Two teens whose lives were intertwined with the sea remained lost in the Atlantic on Tuesday, as their families and authorities tried to maintain hope against the fading odds of their survival.

The Coast Guard pressed ahead with a fifth day of searches for the boys while their families coordinated air searches of their own, insistent that Perry Cohen and Austin Stephanos were competent seamen and athletic young men who still could be found alive. But the relentless hunt by sea and air turned up no clue where the 14-year-olds might have drifted from their capsized boat, and the potential for finding them alive dimmed.

"As time goes on, certainly the probability of finding someone alive does decrease, but we're still within the timeframe where it's definitely possible to find somebody alive," said Coast Guard Chief Petty Officer Ryan Doss, noting others have survived days or even a week at sea. "We know it can happen and we're hoping it happens again."

The boys grew up on the water, constantly boated and fished, worked at a tackle shop together and immersed themselves in a life on the ocean. Perry's family said he learned to swim before he took his first steps. And though some questioned why the boys were out boating alone, others defended their families and said such independent teen outings are commonplace among those with a passion for the water.

Clive Botha, a neighbor and friend of Perry's family, said his own children took a boat out alone as teens and cruised local waterways, even as he forbade them from the deep ocean waters.

"We always told our kids to not go out of the inlet, but kids will be kids, you know?" he said. "I get goosebumps. In my heart, they could have been my kids."

Perry's stepfather, Nick Korniloff, said his stepson was supposed to remain on the Loxahatchee River and the Intracoastal Waterway during the outing with his friend, as they had numerous times before. Although they clearly ended up in the ocean waters, Korniloff said he didn't believe the boys were heading to the Bahamas, as some have speculated.

"It's a bit of a surprise to see, for us, that they went offshore," Korniloff said.

The saga began Friday, when the boys were spotted buying fuel around 1:30 p.m. A line of summer storms moved through the area later that afternoon and when the teens didn't return on time, the Coast Guard was alerted at 5 p.m. and launched its search. The 19-foot boat was found overturned on Sunday off Ponce Inlet, more than 180 miles north of where the boys started their journey. The search has continued, day and night.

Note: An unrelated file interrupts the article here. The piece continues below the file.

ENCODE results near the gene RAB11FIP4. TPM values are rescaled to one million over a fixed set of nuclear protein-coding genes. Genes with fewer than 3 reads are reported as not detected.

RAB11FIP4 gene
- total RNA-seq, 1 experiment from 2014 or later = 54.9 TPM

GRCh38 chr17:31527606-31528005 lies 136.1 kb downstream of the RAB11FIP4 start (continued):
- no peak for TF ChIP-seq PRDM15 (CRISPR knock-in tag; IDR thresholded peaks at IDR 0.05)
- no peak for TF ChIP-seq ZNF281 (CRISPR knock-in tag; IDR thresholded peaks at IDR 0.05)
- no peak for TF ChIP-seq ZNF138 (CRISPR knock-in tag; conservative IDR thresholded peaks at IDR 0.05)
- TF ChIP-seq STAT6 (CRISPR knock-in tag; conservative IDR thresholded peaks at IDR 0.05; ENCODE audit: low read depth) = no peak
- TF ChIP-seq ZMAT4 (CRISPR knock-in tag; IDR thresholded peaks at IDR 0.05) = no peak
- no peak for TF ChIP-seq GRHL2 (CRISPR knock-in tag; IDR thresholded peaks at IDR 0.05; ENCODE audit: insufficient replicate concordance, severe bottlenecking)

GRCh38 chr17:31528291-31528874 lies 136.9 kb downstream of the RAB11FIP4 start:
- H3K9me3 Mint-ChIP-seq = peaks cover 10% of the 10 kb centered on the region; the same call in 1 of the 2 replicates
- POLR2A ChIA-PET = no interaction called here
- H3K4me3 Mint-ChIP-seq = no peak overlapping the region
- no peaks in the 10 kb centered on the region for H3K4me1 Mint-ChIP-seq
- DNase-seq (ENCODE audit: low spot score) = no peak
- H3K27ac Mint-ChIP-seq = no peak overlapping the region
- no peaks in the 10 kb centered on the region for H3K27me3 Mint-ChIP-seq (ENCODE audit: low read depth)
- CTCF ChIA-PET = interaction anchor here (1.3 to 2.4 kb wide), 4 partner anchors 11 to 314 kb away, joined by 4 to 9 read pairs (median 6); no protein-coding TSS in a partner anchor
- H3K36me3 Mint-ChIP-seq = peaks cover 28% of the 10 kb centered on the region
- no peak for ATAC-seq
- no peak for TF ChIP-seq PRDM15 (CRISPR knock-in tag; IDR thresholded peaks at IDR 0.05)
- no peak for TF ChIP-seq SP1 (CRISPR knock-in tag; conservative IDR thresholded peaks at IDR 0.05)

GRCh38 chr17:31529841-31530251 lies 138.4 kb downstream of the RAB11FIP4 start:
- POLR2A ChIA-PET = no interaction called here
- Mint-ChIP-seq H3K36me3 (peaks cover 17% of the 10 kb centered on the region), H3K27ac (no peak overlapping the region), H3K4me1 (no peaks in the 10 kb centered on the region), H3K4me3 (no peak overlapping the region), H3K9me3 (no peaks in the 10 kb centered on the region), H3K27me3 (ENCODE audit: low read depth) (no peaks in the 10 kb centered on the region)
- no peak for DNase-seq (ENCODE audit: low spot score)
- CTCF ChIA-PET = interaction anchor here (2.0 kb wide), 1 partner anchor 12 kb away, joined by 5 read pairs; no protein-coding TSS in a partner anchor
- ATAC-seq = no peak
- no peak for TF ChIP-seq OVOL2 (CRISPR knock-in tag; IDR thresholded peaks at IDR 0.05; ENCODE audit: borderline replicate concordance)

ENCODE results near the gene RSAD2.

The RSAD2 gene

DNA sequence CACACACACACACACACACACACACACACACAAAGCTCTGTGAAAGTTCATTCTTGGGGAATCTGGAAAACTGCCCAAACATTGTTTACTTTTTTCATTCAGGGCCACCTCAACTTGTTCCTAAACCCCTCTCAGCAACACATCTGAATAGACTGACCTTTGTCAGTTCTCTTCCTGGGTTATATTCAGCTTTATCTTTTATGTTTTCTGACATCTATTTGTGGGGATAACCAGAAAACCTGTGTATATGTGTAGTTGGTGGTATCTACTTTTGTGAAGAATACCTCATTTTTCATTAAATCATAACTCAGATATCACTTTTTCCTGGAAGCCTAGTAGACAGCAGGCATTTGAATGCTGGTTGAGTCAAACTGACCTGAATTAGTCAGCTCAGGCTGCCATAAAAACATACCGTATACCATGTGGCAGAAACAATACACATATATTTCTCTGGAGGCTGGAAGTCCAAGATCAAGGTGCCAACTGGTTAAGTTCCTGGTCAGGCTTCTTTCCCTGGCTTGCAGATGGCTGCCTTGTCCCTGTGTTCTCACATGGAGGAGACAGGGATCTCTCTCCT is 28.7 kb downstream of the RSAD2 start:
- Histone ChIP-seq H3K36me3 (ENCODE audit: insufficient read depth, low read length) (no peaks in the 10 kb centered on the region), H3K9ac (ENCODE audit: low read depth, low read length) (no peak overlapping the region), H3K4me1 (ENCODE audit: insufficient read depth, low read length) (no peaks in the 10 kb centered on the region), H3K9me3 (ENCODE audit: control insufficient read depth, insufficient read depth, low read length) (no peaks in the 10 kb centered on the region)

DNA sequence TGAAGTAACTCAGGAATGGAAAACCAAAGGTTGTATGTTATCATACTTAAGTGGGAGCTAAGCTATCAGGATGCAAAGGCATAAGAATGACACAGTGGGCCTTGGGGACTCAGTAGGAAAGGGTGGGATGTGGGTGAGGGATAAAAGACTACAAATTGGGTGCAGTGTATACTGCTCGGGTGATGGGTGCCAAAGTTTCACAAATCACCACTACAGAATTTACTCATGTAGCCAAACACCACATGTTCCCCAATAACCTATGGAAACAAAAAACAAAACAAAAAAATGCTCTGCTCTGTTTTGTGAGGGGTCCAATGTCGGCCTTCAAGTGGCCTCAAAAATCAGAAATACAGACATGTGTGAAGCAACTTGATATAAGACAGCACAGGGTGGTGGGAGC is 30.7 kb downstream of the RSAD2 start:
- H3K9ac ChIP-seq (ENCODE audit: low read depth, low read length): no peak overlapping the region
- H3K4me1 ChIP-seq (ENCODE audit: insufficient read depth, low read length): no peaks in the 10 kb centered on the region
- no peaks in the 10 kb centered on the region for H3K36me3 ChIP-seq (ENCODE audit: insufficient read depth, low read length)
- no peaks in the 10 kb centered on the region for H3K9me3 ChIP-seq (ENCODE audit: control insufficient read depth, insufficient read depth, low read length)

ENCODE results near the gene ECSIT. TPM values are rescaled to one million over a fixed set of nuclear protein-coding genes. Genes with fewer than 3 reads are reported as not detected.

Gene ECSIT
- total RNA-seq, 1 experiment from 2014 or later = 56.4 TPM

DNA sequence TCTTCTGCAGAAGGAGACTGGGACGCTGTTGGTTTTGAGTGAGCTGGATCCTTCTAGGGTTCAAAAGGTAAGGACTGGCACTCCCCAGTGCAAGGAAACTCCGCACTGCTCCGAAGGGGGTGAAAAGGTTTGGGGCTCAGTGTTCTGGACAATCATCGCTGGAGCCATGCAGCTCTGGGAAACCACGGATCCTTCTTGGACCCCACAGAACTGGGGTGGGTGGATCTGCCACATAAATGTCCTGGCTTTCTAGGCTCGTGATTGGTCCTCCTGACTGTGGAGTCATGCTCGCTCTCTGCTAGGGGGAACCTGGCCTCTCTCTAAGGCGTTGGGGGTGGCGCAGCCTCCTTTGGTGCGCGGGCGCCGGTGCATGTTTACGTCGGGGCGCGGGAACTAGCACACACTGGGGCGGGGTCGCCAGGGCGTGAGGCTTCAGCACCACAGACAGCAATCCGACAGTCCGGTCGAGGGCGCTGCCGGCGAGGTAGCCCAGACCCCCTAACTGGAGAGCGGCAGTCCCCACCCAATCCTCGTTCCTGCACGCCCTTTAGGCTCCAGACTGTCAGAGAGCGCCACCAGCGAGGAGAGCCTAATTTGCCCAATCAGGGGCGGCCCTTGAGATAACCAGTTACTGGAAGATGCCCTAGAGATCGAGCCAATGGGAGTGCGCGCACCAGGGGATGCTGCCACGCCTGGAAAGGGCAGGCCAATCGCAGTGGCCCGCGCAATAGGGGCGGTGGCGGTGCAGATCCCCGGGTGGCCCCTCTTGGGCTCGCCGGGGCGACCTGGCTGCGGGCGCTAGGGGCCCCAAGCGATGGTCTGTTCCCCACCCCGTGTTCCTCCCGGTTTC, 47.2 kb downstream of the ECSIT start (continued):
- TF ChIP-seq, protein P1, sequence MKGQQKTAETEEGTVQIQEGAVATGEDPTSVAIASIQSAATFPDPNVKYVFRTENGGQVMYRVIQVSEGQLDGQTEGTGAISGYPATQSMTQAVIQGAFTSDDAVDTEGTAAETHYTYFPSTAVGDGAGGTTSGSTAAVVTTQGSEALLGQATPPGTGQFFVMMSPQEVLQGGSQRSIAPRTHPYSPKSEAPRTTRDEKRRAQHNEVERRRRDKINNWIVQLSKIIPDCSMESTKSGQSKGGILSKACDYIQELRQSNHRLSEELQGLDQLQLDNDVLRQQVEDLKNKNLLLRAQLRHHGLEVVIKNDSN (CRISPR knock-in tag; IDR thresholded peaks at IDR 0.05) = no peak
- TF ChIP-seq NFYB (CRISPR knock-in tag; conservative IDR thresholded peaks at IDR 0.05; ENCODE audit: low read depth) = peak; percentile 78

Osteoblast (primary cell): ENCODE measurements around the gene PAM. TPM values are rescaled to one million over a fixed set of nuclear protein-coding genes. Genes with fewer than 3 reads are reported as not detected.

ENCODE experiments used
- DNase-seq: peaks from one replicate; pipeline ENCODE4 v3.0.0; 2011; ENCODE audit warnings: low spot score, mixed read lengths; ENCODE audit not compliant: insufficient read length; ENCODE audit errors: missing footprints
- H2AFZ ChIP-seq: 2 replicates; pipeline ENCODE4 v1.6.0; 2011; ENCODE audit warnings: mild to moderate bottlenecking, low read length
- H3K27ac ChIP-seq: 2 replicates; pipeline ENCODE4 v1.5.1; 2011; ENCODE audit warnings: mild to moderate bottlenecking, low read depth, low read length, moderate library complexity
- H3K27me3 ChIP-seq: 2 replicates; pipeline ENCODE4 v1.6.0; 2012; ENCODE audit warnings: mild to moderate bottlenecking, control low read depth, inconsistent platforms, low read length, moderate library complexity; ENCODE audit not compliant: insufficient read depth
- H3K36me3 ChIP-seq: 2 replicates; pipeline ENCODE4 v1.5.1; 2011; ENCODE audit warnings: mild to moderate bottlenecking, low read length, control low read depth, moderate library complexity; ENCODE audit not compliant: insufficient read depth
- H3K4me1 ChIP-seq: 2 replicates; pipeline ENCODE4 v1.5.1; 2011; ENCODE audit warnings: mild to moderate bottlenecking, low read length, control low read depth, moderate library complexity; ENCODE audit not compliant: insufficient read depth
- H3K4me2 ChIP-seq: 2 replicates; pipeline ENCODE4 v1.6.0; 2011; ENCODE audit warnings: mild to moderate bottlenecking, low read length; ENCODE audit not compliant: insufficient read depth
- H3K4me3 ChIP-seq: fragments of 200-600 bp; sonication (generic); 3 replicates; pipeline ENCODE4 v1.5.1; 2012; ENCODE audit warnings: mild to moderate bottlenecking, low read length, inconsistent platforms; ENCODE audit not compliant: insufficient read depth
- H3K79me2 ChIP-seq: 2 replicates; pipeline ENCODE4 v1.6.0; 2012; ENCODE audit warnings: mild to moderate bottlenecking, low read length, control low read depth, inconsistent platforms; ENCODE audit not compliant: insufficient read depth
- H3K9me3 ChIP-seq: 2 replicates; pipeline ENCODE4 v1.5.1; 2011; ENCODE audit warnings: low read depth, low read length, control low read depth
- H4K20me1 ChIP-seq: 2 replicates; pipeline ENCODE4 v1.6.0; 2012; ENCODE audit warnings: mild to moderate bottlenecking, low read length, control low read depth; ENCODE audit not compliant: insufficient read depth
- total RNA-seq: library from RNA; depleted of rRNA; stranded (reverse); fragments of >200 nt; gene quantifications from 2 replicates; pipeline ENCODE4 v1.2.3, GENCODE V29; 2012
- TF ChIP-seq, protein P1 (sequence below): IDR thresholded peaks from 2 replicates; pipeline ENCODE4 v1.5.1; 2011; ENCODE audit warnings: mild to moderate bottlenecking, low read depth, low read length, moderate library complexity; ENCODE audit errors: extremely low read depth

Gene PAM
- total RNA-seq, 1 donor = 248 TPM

Why the boys ended up in the Atlantic is irrelevant at this point, Korniloff said, focusing on the years of experience they had on the water that could keep them alive.

"We have a huge amount of confidence and I think that's a testament to why the Coast Guard is working so hard," Korniloff said. "They're doing that because the boys have all the ingredients that could lead to a big success here."

At JIB Yacht Club and Marina, where the boys were last reported seen, 14-year-old Caden Key from neighboring Jupiter maneuvered his jet ski Tuesday afternoon to fuel up before an Intracoastal outing with his friend, 14-year-old Katie Kleinman. Both teens knew the missing boys and their love for boating. Neither was surprised to hear of their solo journey.

"A lot of kids here have grown up around the water and have always been on boats, so you get familiar with the area and you know the waters and you feel confident going out," Caden said.

The Coast Guard said three boats and an airplane were scouring the waters off Daytona Beach, Florida, north through Savannah, Georgia, and were joined by a Navy ship and other local officials' boats. The families pledged a $100,000 reward in the search and numerous friends and strangers took to planes searching for clues, though the Coast Guard discouraged such private searches. A sighting of an object off the Georgia coast prompted a brief flurry of interest, but it was found to be unconnected to the teens.

Though the boys' boat was overturned it did not appear damaged. One life jacket was found near the boat. It was unclear how many life jackets had been on board, nor was it known what other supplies they had.

Water temperatures were warm and not cited as a factor in the boys' survival.

Florida requires minors to have boating safety instruction in order to operate a boat of 10 horsepower or greater, but no licenses are issued. Korniloff said both boys had completed the course.

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